"We are always experimenting with new and different things," says Greg Charles, chairman of horticulture programs at PTEC. "It's not a garden center that has the same thing every time you come in. You just have to visit." Don't miss the student-maintained Florida-friendly garden near the center, which shows plants at their mature size.
PTEC's program is practically legendary in the local horticulture community. It introduced Mexican heather (Cuphea hyssopifolia) and beach sunflower (Helianthus debilis) to our area, and it's one of the few locales where you can buy salt-tolerant coastal plants such as sea oat (Uniola paniculata L.), slash pine (Pinus elliottii) and sea purslane (Sesuvium portulacastrum).
PTEC's garden center is open from 7:30 a.m. to 12:30 p.m. weekdays; 901 34th St. S. Call (727) 893-2500 for information. Cash or checks accepted.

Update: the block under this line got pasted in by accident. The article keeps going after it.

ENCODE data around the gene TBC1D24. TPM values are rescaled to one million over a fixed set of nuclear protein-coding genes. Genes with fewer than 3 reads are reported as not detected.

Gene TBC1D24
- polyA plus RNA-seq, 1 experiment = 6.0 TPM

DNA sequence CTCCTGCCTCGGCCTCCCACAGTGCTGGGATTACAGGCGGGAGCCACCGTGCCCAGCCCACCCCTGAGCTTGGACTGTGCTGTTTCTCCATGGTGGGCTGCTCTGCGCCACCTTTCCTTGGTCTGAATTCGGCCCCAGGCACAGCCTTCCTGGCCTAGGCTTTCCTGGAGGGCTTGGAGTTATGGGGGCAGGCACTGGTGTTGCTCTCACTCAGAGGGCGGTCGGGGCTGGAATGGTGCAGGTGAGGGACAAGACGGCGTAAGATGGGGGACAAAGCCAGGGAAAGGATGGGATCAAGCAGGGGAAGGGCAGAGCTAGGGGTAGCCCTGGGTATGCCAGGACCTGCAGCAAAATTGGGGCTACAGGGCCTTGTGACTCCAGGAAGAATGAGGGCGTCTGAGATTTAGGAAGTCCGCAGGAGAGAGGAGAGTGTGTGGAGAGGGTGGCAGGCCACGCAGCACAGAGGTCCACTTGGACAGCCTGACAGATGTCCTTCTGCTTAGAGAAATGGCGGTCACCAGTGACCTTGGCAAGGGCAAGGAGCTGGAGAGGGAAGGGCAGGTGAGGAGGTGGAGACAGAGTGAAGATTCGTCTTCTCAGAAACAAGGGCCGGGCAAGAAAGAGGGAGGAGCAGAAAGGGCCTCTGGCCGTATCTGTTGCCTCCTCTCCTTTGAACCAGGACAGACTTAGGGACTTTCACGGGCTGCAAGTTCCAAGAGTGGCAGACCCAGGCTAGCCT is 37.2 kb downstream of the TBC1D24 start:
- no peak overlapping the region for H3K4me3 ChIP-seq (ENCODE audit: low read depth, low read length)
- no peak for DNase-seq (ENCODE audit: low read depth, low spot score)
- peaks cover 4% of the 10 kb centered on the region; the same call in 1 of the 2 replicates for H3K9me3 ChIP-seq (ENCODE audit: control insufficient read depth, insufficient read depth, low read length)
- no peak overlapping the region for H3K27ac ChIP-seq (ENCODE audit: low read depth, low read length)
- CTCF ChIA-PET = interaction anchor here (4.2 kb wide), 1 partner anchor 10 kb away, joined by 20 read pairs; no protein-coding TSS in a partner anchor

There are numerous plant sales this fall throughout the bay area. These events are great opportunities to talk to the experts and learn more about Florida gardening. A word to the wise: Wear sunscreen, comfortable shoes and a hat, bring a wagon or garden cart to tote your purchases, carry cash or your checkbook and arrive early for the best selection and to avoid checkout lines.
Shoppers usually turn out in droves for the Pinellas County Master Gardener plant sale at the Florida Botanical Gardens, 12175 125th St. N in Largo. Held every fall and spring, the event is the gardener's equivalent of a frenzied Saturday morning yard sale. You will be amazed at the mammoth selection of indoor and outdoor plants at discount prices. Up to 75 master gardeners and professional horticulturists are on hand to answer questions, plus you'll be able see displays on butterfly gardening and composting.